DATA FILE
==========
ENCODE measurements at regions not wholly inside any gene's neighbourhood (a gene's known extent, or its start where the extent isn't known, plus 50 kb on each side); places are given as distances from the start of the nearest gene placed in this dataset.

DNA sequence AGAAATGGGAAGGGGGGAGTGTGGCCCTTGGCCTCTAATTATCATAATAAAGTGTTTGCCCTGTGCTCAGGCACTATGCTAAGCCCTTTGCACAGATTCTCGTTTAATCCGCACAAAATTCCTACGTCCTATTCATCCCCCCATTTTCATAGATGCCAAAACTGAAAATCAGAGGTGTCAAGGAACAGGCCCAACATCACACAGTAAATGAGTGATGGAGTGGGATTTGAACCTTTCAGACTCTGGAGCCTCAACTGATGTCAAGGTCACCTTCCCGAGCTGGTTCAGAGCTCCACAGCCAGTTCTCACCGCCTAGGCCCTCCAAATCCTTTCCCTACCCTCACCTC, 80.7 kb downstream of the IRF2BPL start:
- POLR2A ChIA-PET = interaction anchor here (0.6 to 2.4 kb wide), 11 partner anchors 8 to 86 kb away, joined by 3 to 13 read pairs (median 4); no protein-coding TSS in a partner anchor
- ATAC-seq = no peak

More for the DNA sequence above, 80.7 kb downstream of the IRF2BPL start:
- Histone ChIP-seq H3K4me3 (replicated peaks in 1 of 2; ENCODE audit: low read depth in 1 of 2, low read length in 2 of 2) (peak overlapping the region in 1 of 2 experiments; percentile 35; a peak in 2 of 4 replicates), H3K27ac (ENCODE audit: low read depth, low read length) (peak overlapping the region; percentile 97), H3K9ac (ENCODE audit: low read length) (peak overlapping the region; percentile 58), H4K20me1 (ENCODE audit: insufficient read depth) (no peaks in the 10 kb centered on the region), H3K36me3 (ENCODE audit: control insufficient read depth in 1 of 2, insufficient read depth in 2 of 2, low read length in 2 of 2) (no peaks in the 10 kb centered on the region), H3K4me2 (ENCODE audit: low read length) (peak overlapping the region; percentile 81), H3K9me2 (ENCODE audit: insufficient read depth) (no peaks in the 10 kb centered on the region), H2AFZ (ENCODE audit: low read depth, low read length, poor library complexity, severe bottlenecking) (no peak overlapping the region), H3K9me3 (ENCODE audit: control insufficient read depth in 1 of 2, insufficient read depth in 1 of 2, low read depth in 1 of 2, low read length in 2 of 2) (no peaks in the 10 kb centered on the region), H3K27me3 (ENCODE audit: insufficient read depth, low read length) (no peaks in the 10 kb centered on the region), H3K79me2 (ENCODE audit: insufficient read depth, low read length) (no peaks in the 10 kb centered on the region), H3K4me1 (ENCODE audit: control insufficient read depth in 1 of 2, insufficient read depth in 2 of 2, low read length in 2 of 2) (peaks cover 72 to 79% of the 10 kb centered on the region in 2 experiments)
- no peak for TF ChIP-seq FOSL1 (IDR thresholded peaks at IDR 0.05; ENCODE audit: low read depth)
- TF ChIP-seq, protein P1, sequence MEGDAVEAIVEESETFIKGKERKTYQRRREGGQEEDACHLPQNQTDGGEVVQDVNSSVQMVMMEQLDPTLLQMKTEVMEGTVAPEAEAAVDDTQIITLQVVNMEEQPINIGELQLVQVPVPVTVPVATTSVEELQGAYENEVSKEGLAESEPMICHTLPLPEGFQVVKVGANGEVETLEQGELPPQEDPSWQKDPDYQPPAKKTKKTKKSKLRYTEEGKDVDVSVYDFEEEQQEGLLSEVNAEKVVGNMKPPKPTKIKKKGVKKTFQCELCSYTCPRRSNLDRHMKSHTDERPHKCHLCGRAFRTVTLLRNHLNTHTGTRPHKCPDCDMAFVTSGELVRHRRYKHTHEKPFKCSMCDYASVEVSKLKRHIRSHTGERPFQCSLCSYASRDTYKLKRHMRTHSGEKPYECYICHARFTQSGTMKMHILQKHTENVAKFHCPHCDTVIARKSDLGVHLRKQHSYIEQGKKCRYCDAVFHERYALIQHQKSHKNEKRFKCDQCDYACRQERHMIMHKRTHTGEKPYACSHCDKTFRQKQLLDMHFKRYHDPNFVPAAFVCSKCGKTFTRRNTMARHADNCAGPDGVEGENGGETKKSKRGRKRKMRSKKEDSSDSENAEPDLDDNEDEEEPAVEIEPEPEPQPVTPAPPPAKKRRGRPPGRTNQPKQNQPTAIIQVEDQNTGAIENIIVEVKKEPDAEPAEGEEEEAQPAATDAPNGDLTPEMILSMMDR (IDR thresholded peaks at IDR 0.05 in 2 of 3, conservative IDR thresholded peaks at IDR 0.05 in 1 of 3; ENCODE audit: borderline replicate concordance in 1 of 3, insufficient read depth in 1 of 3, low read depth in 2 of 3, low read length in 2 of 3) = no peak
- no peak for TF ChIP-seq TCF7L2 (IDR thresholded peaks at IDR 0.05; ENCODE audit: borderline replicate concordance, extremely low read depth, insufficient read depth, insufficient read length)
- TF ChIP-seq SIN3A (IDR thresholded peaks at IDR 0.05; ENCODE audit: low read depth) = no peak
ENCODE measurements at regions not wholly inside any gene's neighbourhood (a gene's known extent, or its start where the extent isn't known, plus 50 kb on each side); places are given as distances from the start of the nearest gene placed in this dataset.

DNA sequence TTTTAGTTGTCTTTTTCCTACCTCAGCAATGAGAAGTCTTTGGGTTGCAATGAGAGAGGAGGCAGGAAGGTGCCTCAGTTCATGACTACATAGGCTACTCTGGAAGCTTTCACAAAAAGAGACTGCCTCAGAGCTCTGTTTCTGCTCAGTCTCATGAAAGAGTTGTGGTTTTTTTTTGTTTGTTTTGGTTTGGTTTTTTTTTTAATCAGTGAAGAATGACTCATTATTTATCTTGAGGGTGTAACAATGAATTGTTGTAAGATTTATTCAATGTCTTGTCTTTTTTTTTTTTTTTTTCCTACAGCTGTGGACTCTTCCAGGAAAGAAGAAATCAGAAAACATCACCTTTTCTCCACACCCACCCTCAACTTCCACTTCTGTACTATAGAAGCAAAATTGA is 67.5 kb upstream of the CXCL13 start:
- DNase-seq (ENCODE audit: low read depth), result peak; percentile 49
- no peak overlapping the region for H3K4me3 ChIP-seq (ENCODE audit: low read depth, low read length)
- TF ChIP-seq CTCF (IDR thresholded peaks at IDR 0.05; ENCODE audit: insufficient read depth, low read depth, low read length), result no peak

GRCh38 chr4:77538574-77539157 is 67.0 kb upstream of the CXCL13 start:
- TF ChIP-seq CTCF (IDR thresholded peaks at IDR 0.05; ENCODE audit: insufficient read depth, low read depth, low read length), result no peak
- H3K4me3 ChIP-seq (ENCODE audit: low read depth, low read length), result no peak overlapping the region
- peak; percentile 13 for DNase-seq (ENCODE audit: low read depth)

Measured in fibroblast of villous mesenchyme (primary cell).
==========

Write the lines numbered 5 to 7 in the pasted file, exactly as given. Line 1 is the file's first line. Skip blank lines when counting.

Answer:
More for the DNA sequence above, 80.7 kb downstream of the IRF2BPL start:
- Histone ChIP-seq H3K4me3 (replicated peaks in 1 of 2; ENCODE audit: low read depth in 1 of 2, low read length in 2 of 2) (peak overlapping the region in 1 of 2 experiments; percentile 35; a peak in 2 of 4 replicates), H3K27ac (ENCODE audit: low read depth, low read length) (peak overlapping the region; percentile 97), H3K9ac (ENCODE audit: low read length) (peak overlapping the region; percentile 58), H4K20me1 (ENCODE audit: insufficient read depth) (no peaks in the 10 kb centered on the region), H3K36me3 (ENCODE audit: control insufficient read depth in 1 of 2, insufficient read depth in 2 of 2, low read length in 2 of 2) (no peaks in the 10 kb centered on the region), H3K4me2 (ENCODE audit: low read length) (peak overlapping the region; percentile 81), H3K9me2 (ENCODE audit: insufficient read depth) (no peaks in the 10 kb centered on the region), H2AFZ (ENCODE audit: low read depth, low read length, poor library complexity, severe bottlenecking) (no peak overlapping the region), H3K9me3 (ENCODE audit: control insufficient read depth in 1 of 2, insufficient read depth in 1 of 2, low read depth in 1 of 2, low read length in 2 of 2) (no peaks in the 10 kb centered on the region), H3K27me3 (ENCODE audit: insufficient read depth, low read length) (no peaks in the 10 kb centered on the region), H3K79me2 (ENCODE audit: insufficient read depth, low read length) (no peaks in the 10 kb centered on the region), H3K4me1 (ENCODE audit: control insufficient read depth in 1 of 2, insufficient read depth in 2 of 2, low read length in 2 of 2) (peaks cover 72 to 79% of the 10 kb centered on the region in 2 experiments)
- no peak for TF ChIP-seq FOSL1 (IDR thresholded peaks at IDR 0.05; ENCODE audit: low read depth)